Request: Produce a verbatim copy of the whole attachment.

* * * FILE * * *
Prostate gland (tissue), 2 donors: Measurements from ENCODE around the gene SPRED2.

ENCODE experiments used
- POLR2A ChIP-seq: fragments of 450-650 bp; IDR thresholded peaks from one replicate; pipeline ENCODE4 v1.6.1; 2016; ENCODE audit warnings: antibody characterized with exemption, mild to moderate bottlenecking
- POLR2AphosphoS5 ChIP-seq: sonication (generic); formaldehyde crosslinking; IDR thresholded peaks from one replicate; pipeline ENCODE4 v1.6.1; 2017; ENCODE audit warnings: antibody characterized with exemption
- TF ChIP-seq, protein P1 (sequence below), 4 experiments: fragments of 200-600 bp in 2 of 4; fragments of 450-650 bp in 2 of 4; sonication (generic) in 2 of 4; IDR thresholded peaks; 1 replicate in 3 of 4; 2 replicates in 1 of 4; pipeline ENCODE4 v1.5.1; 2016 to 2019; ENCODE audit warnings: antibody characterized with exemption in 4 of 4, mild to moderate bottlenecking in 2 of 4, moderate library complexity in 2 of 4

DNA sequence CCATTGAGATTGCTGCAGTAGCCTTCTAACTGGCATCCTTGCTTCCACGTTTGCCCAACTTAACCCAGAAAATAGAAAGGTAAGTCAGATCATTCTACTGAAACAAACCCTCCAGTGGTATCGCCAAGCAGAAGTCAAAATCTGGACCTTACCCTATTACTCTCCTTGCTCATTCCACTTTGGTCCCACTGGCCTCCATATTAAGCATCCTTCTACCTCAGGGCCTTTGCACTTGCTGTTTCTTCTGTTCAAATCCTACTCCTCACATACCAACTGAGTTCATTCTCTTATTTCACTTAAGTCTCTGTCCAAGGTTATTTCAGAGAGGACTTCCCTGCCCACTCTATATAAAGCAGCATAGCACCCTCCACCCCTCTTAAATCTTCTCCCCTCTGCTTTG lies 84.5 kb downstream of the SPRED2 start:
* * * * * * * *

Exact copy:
Prostate gland (tissue), 2 donors: Measurements from ENCODE around the gene SPRED2.

ENCODE experiments used
- POLR2A ChIP-seq: fragments of 450-650 bp; IDR thresholded peaks from one replicate; pipeline ENCODE4 v1.6.1; 2016; ENCODE audit warnings: antibody characterized with exemption, mild to moderate bottlenecking
- POLR2AphosphoS5 ChIP-seq: sonication (generic); formaldehyde crosslinking; IDR thresholded peaks from one replicate; pipeline ENCODE4 v1.6.1; 2017; ENCODE audit warnings: antibody characterized with exemption
- TF ChIP-seq, protein P1 (sequence below), 4 experiments: fragments of 200-600 bp in 2 of 4; fragments of 450-650 bp in 2 of 4; sonication (generic) in 2 of 4; IDR thresholded peaks; 1 replicate in 3 of 4; 2 replicates in 1 of 4; pipeline ENCODE4 v1.5.1; 2016 to 2019; ENCODE audit warnings: antibody characterized with exemption in 4 of 4, mild to moderate bottlenecking in 2 of 4, moderate library complexity in 2 of 4

DNA sequence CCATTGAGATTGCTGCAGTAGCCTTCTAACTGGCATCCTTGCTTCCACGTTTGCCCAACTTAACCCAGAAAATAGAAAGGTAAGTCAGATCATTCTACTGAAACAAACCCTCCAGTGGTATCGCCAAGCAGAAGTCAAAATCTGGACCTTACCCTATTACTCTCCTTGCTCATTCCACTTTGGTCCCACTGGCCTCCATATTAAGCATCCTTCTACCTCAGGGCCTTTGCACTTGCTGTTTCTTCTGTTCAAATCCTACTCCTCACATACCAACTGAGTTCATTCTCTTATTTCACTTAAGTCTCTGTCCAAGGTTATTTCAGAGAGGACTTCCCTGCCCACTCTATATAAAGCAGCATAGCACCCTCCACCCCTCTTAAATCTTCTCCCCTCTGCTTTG lies 84.5 kb downstream of the SPRED2 start: